Our trip to The Food District entailed orders of Seasoned Spicy Chicken, Garlic & Soy Sauce Chicken, and, of course, Rosé Toppoki. Yangnyum (양념) is a popular pick in Korea, namely for its unique honey-like, gochujang-laced profile. However, too often have North American renditions of this option gone horribly wrong, either lending itself a soggy blandness or irrefutable fieriness. Thankfully, MyMy's was quite enjoyable: it adopted sufficient embers to establish a noticeable kick, yet remained mild enough for to be appreciated by the generally spice-intolerant portion of the population.
Rosé Toppoki is, well, Rosé Toppoki. This creamy, starchy side is one that's earned a unexpectedly extravagant amount of affection from me. The sauce is rich yet spicy; the rice cakes are starchy yet satisfying. Achieving the ideal proportions for continued consumption is no easy feat, but the contrasting elements of the Rosé Toppoki succeed in accomplishing just that. Should one be curious, cabbage strips and sausage slices, indicated by the label of "Contains beef", comprise of the dish's other constituents.
Afterwards, a Ginseng Bulgogi Beef Cup Bap was taken to go. The combination of tender - and slightly smoky this time around - beef strips, chewy japchae, fluffy short-grain rice, kimchi, and crunchy cabbage is always a solid, hearty pick.
- More scaffolding raised at the north end of the main corridor for the mall's Revitalization project
- Old-school arcade machines placed on the third floor, near the Trinity Square Park entrance
- Autumn hues adorning many mannequins
- A widened and brightened interior connection through the former Nordstrom space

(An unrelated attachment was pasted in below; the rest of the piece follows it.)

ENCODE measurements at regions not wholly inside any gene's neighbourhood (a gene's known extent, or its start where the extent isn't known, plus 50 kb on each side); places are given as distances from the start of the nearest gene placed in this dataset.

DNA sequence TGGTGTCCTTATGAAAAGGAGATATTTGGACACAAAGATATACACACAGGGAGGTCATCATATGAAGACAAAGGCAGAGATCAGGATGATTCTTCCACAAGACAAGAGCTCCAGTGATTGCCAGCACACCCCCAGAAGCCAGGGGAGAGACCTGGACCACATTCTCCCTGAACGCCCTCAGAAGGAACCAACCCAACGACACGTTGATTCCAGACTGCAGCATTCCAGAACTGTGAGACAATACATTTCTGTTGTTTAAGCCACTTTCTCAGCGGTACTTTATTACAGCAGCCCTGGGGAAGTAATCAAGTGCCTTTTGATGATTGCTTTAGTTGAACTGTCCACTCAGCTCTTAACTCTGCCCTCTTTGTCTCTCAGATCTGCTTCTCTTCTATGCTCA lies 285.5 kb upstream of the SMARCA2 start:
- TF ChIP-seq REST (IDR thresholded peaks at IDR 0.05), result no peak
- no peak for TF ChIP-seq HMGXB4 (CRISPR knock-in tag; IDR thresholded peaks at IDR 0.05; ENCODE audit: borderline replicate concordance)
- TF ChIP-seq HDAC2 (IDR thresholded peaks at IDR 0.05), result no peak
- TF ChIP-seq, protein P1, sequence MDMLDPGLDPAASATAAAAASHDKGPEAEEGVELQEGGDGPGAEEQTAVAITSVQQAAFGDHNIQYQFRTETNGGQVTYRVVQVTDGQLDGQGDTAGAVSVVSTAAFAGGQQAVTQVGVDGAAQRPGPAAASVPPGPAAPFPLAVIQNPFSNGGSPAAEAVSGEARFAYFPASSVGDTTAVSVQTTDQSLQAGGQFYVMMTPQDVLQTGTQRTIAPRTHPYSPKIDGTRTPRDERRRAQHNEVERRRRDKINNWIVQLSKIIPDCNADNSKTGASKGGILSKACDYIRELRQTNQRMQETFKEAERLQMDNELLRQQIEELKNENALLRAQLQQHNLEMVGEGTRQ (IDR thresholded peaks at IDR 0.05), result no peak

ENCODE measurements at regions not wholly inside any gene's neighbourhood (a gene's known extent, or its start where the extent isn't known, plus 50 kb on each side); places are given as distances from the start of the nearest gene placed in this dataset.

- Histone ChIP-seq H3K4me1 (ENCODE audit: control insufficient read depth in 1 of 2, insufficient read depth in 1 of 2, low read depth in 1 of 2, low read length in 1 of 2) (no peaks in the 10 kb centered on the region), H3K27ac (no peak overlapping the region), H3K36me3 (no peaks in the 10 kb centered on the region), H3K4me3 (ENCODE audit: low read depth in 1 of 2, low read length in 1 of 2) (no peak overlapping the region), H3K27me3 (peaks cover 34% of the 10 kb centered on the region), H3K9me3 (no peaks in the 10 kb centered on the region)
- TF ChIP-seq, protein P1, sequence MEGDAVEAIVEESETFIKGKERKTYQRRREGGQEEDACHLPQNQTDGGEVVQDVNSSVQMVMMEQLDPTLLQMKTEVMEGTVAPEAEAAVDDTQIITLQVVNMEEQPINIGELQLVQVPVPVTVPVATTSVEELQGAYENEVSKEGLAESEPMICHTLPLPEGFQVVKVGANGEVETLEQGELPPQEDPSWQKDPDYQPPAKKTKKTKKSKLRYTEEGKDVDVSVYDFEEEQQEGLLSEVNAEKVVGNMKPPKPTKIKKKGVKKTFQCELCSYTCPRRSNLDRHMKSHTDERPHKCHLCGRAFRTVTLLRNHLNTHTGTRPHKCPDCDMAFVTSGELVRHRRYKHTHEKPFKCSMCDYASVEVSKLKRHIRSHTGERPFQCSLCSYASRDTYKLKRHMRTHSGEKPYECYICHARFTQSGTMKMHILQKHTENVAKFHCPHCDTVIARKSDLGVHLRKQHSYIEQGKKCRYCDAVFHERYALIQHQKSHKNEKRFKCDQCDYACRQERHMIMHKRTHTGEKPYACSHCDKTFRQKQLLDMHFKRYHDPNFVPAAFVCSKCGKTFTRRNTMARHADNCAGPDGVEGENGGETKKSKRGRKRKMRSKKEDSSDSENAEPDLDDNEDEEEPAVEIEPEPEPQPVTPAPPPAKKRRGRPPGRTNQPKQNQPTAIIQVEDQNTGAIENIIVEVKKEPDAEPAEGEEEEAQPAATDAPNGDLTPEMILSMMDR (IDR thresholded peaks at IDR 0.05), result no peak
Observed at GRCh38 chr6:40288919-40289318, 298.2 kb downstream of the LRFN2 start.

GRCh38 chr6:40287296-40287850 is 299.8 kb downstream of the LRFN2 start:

- Winter gear already stocked at Uniqlo
Thankfully, CoCo was secured without issues. I dropped their flimsy paper straw into my eco bag and weaved through Chelsea Hotel grounds back to Elm Street. The route assumed a shortcut as well as escape from a disturbing hunched being at the southwest corner of Yonge and Walton. (Oh, Toronto!)
Once payment had been relinquished, the cashier began to prepare my order. Bewildered was I to have the whopping $8.48 purchase materialize as a mammoth-sized swirl with overflowing coconut shreds.
"This is much larger than I expected." I gasped in awe, thinking about how the hindrance it would pose to my speedwalk back to the office.
"That's a good problem to have right?" came the cashier's meek attempt at a joke.
In the meantime, I inquired of the establishment's vegan soft serve offerings, for only the vegan flavours extended beyond basic vanilla and chocolate. She first responded with an absent-minded non-answer, that the shop had "vegan flavours that were great and tasted like gelato".
"But what's it made of?" My curiosity would lead me to press for details.
The second response was brimming with awkwardness, an even greater degree than her initial correspondence had radiated. With hesitation and sluggishness, she fumbled to conjure up ingredient names of rice milk and almond milk, then ceased to elaborate further.
After a few moments of silence, the cashier disappeared into the back room, yet peered from behind the curtain until my departure was confirmed.
Had the trip not been constrained by time, I would have rather relished in Bloom Cafe's astounding matcha soft serve, or undertaken a trial of Uncle Tetsu's Matcha Yuzu. Super Serve was not at all super in my books, definitely at their given price.